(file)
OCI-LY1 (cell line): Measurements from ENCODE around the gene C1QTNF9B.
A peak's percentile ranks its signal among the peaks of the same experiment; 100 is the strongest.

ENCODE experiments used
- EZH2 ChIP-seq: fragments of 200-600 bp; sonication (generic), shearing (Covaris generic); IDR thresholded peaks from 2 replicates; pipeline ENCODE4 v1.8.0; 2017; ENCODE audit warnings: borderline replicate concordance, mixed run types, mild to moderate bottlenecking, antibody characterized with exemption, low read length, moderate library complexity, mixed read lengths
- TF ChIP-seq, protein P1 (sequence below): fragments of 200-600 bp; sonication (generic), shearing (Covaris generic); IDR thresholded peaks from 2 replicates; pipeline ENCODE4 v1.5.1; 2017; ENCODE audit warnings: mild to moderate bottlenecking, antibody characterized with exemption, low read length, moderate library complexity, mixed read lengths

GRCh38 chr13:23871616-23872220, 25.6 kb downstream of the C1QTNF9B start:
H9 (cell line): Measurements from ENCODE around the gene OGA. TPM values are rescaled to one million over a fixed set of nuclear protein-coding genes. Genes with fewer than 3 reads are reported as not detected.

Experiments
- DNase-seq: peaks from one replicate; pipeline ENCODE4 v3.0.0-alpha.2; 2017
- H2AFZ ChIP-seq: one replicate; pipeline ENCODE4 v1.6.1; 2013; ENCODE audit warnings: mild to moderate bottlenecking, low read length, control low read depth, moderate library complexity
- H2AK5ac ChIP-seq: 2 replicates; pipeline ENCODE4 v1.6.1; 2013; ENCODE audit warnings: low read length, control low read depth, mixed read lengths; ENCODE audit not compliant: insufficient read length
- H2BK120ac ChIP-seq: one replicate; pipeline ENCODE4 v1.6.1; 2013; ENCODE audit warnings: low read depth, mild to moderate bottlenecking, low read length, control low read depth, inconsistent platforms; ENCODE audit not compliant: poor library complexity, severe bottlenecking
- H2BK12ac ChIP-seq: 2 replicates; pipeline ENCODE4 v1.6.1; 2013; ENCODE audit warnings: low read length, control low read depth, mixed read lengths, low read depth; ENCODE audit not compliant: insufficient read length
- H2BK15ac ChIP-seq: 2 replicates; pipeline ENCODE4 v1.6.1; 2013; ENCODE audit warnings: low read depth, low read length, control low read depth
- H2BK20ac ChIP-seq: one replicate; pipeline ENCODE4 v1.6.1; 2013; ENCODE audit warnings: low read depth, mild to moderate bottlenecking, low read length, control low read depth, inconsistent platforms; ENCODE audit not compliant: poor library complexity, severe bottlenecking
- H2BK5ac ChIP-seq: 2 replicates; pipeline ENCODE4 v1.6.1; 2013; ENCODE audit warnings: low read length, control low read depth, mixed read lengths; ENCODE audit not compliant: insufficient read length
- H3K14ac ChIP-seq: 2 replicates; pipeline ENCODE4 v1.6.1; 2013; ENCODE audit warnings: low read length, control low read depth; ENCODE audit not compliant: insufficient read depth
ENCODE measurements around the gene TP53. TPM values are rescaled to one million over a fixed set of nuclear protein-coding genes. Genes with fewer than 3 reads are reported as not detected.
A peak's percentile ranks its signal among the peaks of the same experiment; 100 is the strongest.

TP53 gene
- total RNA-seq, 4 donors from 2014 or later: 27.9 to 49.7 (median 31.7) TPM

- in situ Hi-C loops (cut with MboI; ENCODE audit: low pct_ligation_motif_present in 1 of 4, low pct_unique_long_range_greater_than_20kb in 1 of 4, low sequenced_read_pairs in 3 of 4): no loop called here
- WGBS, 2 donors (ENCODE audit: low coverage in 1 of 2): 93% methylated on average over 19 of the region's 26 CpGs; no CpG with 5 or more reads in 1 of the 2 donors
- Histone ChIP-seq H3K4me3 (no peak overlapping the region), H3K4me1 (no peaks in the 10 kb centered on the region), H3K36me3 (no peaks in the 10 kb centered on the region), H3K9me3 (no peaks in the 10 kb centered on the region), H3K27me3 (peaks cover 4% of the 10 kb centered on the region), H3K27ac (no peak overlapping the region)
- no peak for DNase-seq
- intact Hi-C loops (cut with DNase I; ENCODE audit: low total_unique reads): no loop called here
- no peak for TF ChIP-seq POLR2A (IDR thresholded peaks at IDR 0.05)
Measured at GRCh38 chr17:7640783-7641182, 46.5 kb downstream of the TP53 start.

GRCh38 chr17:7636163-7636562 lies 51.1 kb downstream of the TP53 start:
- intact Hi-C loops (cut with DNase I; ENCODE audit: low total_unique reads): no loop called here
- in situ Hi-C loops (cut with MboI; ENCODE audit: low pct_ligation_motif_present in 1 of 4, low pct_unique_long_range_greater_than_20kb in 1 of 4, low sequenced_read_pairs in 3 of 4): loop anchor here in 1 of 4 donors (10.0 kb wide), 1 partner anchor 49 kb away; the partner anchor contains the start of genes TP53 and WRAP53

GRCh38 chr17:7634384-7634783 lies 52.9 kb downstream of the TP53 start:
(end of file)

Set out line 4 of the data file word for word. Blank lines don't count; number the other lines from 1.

- EZH2 ChIP-seq: fragments of 200-600 bp; sonication (generic), shearing (Covaris generic); IDR thresholded peaks from 2 replicates; pipeline ENCODE4 v1.8.0; 2017; ENCODE audit warnings: borderline replicate concordance, mixed run types, mild to moderate bottlenecking, antibody characterized with exemption, low read length, moderate library complexity, mixed read lengths